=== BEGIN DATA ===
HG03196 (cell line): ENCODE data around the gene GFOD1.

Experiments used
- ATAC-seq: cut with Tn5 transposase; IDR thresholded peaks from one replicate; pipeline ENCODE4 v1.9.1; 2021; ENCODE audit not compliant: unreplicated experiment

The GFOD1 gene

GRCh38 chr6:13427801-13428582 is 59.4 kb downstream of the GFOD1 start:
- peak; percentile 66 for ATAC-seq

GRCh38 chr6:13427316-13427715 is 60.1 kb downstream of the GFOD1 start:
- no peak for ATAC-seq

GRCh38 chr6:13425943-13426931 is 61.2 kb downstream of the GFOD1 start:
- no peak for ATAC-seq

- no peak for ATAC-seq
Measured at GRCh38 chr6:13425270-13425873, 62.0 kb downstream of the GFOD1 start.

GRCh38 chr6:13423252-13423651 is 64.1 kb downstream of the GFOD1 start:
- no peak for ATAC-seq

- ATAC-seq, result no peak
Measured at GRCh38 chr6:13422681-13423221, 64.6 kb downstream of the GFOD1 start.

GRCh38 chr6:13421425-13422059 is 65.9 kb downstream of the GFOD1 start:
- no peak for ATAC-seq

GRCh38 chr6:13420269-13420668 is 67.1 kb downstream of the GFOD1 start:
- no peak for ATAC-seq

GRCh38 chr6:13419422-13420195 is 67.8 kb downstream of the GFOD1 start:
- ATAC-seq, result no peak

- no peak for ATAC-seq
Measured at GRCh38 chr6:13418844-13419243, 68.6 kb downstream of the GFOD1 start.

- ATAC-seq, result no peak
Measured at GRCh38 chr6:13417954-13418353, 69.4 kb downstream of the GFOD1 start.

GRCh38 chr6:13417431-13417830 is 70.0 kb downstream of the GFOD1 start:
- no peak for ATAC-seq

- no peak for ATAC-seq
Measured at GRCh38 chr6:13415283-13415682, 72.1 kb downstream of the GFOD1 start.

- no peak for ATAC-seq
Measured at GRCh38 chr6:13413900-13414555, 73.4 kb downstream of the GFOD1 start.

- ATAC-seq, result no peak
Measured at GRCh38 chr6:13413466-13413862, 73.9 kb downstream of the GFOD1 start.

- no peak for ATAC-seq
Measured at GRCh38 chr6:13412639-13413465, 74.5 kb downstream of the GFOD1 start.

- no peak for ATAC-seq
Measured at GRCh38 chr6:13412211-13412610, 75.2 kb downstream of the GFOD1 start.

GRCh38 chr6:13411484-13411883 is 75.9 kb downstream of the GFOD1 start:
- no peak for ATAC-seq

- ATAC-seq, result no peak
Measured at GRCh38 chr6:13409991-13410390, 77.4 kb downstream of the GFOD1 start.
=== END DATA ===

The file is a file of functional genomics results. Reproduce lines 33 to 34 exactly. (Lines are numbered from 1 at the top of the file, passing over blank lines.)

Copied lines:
- ATAC-seq, result no peak
Measured at GRCh38 chr6:13413466-13413862, 73.9 kb downstream of the GFOD1 start.